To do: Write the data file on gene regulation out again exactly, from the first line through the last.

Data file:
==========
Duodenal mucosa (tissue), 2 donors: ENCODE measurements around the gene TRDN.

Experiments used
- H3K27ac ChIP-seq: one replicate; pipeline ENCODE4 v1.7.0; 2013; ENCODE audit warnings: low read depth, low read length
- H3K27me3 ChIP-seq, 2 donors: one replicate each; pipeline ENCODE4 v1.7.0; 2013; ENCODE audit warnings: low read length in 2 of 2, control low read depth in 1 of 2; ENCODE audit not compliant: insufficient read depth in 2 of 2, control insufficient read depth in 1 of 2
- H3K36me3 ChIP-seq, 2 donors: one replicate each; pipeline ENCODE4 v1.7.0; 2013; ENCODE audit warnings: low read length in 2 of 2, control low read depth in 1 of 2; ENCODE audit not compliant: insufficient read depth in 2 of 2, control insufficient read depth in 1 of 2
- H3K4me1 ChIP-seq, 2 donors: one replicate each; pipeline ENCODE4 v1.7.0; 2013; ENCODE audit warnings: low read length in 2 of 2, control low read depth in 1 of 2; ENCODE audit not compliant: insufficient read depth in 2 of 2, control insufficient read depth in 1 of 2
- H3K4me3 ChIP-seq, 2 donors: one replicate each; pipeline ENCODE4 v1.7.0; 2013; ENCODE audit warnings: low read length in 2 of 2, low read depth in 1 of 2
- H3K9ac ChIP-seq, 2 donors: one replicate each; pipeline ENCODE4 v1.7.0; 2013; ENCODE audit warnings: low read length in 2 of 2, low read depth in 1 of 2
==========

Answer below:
Duodenal mucosa (tissue), 2 donors: ENCODE measurements around the gene TRDN.

Experiments used
- H3K27ac ChIP-seq: one replicate; pipeline ENCODE4 v1.7.0; 2013; ENCODE audit warnings: low read depth, low read length
- H3K27me3 ChIP-seq, 2 donors: one replicate each; pipeline ENCODE4 v1.7.0; 2013; ENCODE audit warnings: low read length in 2 of 2, control low read depth in 1 of 2; ENCODE audit not compliant: insufficient read depth in 2 of 2, control insufficient read depth in 1 of 2
- H3K36me3 ChIP-seq, 2 donors: one replicate each; pipeline ENCODE4 v1.7.0; 2013; ENCODE audit warnings: low read length in 2 of 2, control low read depth in 1 of 2; ENCODE audit not compliant: insufficient read depth in 2 of 2, control insufficient read depth in 1 of 2
- H3K4me1 ChIP-seq, 2 donors: one replicate each; pipeline ENCODE4 v1.7.0; 2013; ENCODE audit warnings: low read length in 2 of 2, control low read depth in 1 of 2; ENCODE audit not compliant: insufficient read depth in 2 of 2, control insufficient read depth in 1 of 2
- H3K4me3 ChIP-seq, 2 donors: one replicate each; pipeline ENCODE4 v1.7.0; 2013; ENCODE audit warnings: low read length in 2 of 2, low read depth in 1 of 2
- H3K9ac ChIP-seq, 2 donors: one replicate each; pipeline ENCODE4 v1.7.0; 2013; ENCODE audit warnings: low read length in 2 of 2, low read depth in 1 of 2